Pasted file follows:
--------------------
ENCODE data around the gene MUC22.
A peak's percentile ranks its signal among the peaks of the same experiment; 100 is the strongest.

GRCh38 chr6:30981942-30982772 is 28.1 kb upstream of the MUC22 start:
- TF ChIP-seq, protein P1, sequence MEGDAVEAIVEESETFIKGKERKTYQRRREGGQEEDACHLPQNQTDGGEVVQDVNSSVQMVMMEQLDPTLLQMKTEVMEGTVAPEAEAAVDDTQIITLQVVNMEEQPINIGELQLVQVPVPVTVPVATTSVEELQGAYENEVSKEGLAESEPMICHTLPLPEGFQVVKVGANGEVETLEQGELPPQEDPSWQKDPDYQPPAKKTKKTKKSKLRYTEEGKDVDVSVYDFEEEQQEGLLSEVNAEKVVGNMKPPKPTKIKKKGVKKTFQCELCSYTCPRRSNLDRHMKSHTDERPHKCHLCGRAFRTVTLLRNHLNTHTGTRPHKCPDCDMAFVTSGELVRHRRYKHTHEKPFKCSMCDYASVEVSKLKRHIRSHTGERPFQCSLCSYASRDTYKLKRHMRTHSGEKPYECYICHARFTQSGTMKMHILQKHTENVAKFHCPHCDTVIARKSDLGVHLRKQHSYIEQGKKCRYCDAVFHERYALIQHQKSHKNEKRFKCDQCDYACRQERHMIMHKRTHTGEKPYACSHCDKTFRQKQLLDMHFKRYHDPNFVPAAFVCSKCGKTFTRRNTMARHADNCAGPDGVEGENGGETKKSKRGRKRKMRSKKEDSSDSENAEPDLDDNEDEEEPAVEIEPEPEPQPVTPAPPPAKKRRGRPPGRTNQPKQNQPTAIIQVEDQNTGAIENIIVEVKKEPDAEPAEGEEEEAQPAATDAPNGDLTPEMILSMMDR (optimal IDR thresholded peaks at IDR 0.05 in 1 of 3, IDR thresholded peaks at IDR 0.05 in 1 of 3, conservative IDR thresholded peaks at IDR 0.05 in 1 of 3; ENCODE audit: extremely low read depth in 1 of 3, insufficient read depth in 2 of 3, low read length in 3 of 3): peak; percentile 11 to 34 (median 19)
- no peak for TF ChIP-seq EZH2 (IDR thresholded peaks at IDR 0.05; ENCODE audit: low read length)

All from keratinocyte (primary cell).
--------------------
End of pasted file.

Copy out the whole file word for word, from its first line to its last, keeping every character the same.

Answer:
ENCODE data around the gene MUC22.
A peak's percentile ranks its signal among the peaks of the same experiment; 100 is the strongest.

GRCh38 chr6:30981942-30982772 is 28.1 kb upstream of the MUC22 start:
- TF ChIP-seq, protein P1, sequence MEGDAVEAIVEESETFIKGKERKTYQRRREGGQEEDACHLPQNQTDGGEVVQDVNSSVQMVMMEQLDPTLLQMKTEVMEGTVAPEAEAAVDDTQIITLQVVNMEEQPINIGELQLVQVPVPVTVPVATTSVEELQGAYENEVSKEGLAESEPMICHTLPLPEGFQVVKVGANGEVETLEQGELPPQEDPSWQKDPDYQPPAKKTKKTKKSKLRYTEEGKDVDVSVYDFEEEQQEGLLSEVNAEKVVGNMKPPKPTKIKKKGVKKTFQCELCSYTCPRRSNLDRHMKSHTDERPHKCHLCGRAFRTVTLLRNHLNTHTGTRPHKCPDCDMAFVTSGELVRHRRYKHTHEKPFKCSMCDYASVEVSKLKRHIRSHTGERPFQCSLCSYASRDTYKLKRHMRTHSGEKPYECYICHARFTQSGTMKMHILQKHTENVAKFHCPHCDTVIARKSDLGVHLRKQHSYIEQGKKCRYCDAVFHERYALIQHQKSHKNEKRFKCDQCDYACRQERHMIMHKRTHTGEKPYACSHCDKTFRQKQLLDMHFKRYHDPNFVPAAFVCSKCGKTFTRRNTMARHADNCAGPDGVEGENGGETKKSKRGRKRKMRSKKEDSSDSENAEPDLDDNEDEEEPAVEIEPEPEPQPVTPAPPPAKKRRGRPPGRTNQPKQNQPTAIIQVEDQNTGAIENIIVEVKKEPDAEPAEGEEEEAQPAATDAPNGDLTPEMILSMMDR (optimal IDR thresholded peaks at IDR 0.05 in 1 of 3, IDR thresholded peaks at IDR 0.05 in 1 of 3, conservative IDR thresholded peaks at IDR 0.05 in 1 of 3; ENCODE audit: extremely low read depth in 1 of 3, insufficient read depth in 2 of 3, low read length in 3 of 3): peak; percentile 11 to 34 (median 19)
- no peak for TF ChIP-seq EZH2 (IDR thresholded peaks at IDR 0.05; ENCODE audit: low read length)

All from keratinocyte (primary cell).